Dr. Ananya Mukherjee Reed, Provost and Vice-President Academic of the University of British Columbia, Okanagan, calls it “diversity-as-deficit thinking—the negative conceptualization of people, tokenized for their identity, which results in the systemic reduction of their full dignity, worth, and skills to their ‘diversity.’” 

Tokenization occurs when fully qualified people, who are also part of a visible minority or underrepresented group, are asked by colleagues if they were hired for their ability or to check a box. 

These “token” employees are often excluded from discussions about anything other than race and diversity. That exclusion hurts the company, by limiting their professional contributions, and also adds to their emotional tax, knowing that their subject matter expertise is neither valued nor seen as legitimate.

Read more: ‘Culture Fit:’ The Diversity Issues with This Hiring Practice & How to Build Culture More Inclusively

How can employees cope with emotional tax?

Mindfulness coach and consultant Sonya Lee tells InHerSight that navigating emotional tax on a personal level starts with prioritizing self-care. She makes it a non-negotiable part of her daily routine, whether “it's a brief meditation session or a long walk in nature.” Those quiet moments help her “manage stress and maintain emotional balance.”

Similarly, closing rituals can help. Former massage therapist Jon Clancy says people who work in healthcare or other fields that rely on empathy often develop closing rituals. The ritual can be as simple as washing your hands after an encounter. While taking on another’s pain when caring for them is in no way the same as experiencing discrimination of any kind, creating a closing ritual might nevertheless be cleansing, healing, and helpful.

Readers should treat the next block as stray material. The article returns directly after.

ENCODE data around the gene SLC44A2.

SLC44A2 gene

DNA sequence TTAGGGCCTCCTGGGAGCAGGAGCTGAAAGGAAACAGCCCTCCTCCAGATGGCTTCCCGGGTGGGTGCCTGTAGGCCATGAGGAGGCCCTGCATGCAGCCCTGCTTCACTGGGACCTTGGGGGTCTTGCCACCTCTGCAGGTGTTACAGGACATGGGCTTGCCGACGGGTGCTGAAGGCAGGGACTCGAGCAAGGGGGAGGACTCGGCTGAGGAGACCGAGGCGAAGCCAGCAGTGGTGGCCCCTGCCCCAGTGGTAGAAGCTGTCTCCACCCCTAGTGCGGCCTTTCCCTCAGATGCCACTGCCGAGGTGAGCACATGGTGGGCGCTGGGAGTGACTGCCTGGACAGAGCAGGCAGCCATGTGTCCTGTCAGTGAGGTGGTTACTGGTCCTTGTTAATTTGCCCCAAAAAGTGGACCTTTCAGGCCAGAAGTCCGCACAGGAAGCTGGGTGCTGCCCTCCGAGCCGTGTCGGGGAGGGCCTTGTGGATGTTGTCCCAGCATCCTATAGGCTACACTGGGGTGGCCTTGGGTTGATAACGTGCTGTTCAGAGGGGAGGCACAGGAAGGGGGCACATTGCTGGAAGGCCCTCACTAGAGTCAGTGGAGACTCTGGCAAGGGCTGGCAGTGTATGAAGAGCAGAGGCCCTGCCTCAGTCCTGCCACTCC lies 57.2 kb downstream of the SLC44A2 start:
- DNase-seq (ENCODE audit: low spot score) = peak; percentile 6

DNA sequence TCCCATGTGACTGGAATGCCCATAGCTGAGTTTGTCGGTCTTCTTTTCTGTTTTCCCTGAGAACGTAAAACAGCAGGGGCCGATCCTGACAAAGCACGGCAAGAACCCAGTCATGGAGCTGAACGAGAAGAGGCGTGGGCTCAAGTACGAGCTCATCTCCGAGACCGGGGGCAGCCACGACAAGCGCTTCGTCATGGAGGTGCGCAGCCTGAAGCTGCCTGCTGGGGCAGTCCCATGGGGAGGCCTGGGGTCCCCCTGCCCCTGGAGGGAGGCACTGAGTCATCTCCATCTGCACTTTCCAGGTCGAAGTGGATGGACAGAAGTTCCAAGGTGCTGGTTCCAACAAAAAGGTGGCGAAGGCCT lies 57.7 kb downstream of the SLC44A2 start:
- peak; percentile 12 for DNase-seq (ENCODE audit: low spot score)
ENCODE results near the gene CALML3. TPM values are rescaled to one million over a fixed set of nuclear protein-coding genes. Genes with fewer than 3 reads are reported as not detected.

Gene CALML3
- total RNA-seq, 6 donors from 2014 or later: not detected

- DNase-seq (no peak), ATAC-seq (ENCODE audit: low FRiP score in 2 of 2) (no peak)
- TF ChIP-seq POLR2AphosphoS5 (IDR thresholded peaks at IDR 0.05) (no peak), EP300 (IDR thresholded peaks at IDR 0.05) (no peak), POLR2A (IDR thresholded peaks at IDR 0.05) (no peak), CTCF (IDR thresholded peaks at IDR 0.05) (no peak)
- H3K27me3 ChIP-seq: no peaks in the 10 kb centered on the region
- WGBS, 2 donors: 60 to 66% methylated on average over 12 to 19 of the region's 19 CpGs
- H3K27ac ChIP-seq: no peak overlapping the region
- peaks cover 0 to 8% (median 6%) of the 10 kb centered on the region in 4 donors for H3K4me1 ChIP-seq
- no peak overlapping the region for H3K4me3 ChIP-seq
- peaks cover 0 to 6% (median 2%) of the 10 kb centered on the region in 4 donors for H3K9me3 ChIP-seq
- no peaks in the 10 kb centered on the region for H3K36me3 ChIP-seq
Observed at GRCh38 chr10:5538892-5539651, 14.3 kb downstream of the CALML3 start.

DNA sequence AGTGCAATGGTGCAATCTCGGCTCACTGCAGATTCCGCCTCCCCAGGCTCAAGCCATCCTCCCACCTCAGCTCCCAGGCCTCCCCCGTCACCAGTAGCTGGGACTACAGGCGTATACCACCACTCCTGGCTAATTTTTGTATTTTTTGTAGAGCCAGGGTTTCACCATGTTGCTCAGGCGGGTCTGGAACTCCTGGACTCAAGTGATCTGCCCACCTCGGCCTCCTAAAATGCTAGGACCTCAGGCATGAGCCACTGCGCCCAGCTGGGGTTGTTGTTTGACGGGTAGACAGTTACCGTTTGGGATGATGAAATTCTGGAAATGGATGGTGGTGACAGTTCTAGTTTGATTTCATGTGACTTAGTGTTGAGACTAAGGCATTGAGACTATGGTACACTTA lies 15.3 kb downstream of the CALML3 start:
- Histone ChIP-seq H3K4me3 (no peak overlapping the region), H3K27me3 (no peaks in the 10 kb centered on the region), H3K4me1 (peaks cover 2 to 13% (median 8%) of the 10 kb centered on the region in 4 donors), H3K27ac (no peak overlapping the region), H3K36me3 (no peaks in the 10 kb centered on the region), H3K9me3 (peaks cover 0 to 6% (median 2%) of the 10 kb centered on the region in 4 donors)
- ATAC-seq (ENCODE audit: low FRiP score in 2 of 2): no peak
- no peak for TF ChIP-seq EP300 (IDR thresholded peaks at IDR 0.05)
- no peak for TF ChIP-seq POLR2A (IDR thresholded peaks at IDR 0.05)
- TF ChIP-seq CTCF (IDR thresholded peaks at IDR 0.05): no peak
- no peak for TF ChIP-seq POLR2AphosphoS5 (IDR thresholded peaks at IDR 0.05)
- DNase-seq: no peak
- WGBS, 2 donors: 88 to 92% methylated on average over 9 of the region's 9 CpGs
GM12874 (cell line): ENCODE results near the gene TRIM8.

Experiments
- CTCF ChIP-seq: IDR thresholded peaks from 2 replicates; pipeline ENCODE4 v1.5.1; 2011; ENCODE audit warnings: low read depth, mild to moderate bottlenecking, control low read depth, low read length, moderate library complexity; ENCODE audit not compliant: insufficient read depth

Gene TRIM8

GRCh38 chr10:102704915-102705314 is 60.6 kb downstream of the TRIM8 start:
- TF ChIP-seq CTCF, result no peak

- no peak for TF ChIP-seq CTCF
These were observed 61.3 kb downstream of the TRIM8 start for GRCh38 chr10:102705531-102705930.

The American Psychological Association recommends finding healthy ways to deal with discrimination. These include:

  • Focus on your strengths. By doing so, you can “buffer the negative effects of bias.”

  • Seek support systems. “Family and friends can also help counteract the toll that microaggressions and other examples of daily discrimination can take.”

  • Get involved. Connecting with people going through the same experiences “might help you figure out how to address situations and respond to experiences of discrimination in ways you haven’t thought of.” When you take action of any kind, you reduce your own sense of powerlessness.

  • Try not to dwell. Instead, “try to come up with a plan for how you might respond or what you could do differently next time [you experience discrimination]. Once you’ve determined how to respond, try to leave the incident behind you as you go on with your day.”

Read more: Recognizing Racism in the Workplace & Lending Your Voice

What can managers or employers offer to support people who deal with emotional tax? 4 key strategies